Sweet Sticky Rice with Mango at Pok Pok (Portland, OR)


This is my favorite dessert of all time and I long for summer months when ripe and fruity champagne mangoes are in season. I adore the play of chewy, sweet, floral coconut rice with the creamy mango, salt, and sesame seeds. Rice and mangoes are a big part of Haitian cuisine, so this dish speaks of home and growing up with similar flavors. I can’t wait to go to Thailand and have it first-hand one day. (Photo: Austin Bush/Food52)

Peking Duck at Departure (Portland, OR)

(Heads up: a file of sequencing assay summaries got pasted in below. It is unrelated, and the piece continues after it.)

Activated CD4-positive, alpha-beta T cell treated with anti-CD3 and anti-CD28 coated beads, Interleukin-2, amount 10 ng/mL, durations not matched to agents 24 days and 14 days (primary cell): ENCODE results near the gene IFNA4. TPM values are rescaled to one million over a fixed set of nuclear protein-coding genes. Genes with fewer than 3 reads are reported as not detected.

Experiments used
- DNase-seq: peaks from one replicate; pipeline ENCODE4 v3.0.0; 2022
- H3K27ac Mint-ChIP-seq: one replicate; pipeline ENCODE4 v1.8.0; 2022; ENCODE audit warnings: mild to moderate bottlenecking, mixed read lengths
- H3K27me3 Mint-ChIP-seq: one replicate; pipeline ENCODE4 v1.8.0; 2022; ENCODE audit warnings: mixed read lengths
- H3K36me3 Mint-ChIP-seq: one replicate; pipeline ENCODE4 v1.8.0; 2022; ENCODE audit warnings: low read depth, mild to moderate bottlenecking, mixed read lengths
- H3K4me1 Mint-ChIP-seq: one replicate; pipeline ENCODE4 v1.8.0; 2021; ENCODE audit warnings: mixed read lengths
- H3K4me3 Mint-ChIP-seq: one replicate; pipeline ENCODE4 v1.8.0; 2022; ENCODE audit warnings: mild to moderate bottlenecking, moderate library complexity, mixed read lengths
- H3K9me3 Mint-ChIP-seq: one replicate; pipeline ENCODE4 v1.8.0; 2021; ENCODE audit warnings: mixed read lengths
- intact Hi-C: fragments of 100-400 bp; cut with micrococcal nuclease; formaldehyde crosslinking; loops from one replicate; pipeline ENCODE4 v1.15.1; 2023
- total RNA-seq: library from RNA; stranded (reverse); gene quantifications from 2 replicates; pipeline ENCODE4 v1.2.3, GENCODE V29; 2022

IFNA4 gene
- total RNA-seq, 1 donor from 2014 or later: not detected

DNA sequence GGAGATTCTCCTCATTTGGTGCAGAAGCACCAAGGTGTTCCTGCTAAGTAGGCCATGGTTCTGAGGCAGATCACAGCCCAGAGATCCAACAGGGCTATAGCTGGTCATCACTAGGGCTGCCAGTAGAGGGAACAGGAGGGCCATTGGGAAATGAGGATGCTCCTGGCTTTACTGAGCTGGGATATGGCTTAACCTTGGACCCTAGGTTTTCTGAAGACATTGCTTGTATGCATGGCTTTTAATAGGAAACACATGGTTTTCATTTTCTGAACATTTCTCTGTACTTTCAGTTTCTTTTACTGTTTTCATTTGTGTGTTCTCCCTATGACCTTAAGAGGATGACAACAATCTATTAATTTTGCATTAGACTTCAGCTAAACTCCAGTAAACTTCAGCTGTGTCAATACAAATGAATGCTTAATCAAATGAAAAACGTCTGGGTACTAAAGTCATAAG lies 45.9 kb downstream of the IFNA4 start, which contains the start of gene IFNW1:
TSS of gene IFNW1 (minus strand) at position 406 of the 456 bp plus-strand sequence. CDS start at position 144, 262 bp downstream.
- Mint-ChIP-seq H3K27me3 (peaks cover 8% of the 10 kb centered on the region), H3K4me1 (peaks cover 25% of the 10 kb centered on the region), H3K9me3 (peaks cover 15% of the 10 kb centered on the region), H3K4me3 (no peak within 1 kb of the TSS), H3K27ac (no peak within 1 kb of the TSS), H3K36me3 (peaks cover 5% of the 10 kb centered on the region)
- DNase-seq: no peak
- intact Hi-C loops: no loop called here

Restaurant 66 in NYC was my first chef de cuisine position. The restaurant closed a while ago but it was there I learned wok cookery and Chinese technique from Chinese cooks. One dish that stuck with me while there was Peking duck. Every December, we make our take on this dish at Departure to celebrate the holidays. Our version has a 50/50 ratio of pink juicy meat to crisp, flavorful skin. It is extremely labor intensive and each duck takes four days to make. The complete dinner comes with six condiments and garnishes: candied kumquats, house-made plum sauce, scallion, cucumber, steamed pancakes, and duck-fat fried rice. It takes six cooks to get each dinner to your table. People have flown in from New York and driven from California to have it. It’s popularity is insane. It is one of the best things we make at Departure and one of our biggest annual events. (Photo: Drew Tyson)